Saturday, March 19, 2011

The Way of the Cross (10)

The children of Israel have finally made it to the land of promise. They're about to cross the Jordan under their new leader, Joshua, and try to conquer the first city on their way - Jericho. Two spies are sent into Jericho, coming to the home of Rahab, a prostitute who lived in the city walls.

Despite being a foreigner, and one who would very quickly be conquered, Rahab knows which side she should be on, and so hides the spies from the city authorities. Why?

"I know that the LORD has given you the land, and that the fear of you has fallen upon us, and that all the inhabitants of the land melt away before you. For we have heard how the LORD dried up the water of the Red Sea before you when you came out of Egypt, and what you did to the two kings of the Amorites who were beyond the Jordan, to Sihon and Og, whom you devoted to destruction. And as soon as we heard it, our hearts melted, and there was no spirit left in any man because of you, for the LORD your God, he is God in the heavens above and on the earth beneath. Now then, please swear to me by the LORD that, as I have dealt kindly with you, you also will deal kindly with my father's house." (Joshua 2:9-12)

This foreigner has come to trust in the LORD, knowing the consequences of remaining one of God's enemies. She lets the spies down the wall of the city out of her window by means of a rope - a scarlet cord - which will also symbolise and secure her salvation:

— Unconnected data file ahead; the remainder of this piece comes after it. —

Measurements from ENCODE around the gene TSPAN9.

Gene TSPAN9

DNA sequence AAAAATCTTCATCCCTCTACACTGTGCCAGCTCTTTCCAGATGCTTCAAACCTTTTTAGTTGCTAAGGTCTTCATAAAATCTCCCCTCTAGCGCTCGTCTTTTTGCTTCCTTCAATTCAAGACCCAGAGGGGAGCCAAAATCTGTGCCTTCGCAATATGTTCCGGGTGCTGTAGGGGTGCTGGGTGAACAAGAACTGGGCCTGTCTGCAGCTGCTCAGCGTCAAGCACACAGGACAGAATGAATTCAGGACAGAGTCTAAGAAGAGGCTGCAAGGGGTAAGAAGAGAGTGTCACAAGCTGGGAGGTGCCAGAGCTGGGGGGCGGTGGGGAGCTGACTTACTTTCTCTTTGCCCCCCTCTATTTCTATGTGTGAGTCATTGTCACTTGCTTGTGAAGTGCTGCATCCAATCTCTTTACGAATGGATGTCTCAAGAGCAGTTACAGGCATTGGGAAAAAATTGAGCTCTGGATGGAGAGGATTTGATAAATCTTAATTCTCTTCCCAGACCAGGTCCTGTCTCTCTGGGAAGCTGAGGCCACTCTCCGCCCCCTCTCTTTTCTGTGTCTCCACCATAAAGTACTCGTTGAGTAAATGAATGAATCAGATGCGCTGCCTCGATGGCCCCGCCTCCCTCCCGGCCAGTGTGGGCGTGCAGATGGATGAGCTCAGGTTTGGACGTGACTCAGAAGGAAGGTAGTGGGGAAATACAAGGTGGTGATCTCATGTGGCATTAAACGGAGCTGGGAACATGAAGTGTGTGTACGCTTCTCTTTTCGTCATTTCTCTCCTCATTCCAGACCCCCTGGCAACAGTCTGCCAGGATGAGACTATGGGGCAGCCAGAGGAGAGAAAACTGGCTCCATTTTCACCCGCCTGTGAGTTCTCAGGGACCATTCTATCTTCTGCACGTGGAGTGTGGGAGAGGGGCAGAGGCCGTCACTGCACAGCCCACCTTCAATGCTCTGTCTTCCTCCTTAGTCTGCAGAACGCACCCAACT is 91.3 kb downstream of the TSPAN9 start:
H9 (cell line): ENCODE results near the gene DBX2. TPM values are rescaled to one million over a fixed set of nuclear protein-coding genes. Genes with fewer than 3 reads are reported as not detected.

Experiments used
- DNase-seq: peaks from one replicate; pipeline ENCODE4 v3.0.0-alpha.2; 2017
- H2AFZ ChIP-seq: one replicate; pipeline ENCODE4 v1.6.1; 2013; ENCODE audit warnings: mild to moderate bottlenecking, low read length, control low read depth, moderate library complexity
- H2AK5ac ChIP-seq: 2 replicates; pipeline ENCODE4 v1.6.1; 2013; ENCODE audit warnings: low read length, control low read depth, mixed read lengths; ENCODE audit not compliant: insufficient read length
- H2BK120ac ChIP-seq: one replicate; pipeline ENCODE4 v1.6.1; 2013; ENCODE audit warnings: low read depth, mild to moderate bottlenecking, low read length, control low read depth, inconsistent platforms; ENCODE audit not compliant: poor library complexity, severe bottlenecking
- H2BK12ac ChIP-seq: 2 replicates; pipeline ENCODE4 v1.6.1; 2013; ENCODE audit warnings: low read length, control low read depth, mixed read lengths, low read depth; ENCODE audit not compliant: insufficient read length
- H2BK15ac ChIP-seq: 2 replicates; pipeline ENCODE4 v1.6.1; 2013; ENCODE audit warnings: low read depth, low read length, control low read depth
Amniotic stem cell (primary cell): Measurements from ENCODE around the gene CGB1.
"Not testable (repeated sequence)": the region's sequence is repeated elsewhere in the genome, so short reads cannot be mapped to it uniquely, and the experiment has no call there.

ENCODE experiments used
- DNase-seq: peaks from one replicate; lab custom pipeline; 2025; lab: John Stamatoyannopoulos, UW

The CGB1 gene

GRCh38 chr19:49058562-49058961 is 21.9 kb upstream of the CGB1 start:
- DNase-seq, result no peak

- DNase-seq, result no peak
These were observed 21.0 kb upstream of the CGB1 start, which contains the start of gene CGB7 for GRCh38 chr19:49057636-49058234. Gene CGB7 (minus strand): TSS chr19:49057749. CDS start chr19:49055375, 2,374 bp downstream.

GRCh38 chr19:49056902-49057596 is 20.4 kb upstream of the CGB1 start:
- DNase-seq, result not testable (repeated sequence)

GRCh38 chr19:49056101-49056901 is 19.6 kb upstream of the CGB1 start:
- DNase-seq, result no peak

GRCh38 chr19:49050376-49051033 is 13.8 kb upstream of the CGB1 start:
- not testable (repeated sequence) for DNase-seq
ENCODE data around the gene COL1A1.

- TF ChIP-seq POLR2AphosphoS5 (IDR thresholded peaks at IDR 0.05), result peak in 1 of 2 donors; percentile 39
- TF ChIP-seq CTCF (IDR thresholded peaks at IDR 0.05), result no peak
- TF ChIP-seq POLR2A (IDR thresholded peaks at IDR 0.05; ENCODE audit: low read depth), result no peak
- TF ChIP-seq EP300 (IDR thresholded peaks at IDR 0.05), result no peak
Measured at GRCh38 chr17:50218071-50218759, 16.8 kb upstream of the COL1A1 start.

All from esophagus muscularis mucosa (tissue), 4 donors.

Behold, when we come into the land, you shall tie this scarlet cord in the window through which you let us down, and you shall gather into your house your father and mother, your brothers, and all your father's household. Then if anyone goes out of the doors of your house into the street, his blood shall be on his own head, and we shall be guiltless. But if a hand is laid on anyone who is with you in the house, his blood shall be on our head. (Joshua 2:18-19)

As with the blood of the Passover Lamb in Exodus 12, the scarlet cord (the colour of blood) is the sign of salvation, the protection afforded to those within. The remarkable thing, though, is that those being saved by the 'blood' aren't Israelites this time, but Gentiles, foreigners, being gathered into God's people through faith in Israel's God, the God of the heavens and earth.

Rahab the prostitute is highlighted as an example of faith in Hebrews 11 ('By faith Rahab the prostitute did not perish with those who were disobedient, because she had given a friendly welcome to the spies.'), as one whose faith expressed itself in works by James ('And in the same way was not also Rahab the prostitute justified by works when she received the messengers and sent them out by another way?'). However, the most remarkable thing about Rahab is her other New Testament appearance - one of the few women in the genealogy Matthew begins his gospel with - Rahab became the wife of Salmon, the father of Boaz, so she was David's great-great-granny!

Still today, people of all tribes and nations and tongues are being grafted into God's people through faith in the blood of the Lord Jesus, and the story continues to be told.

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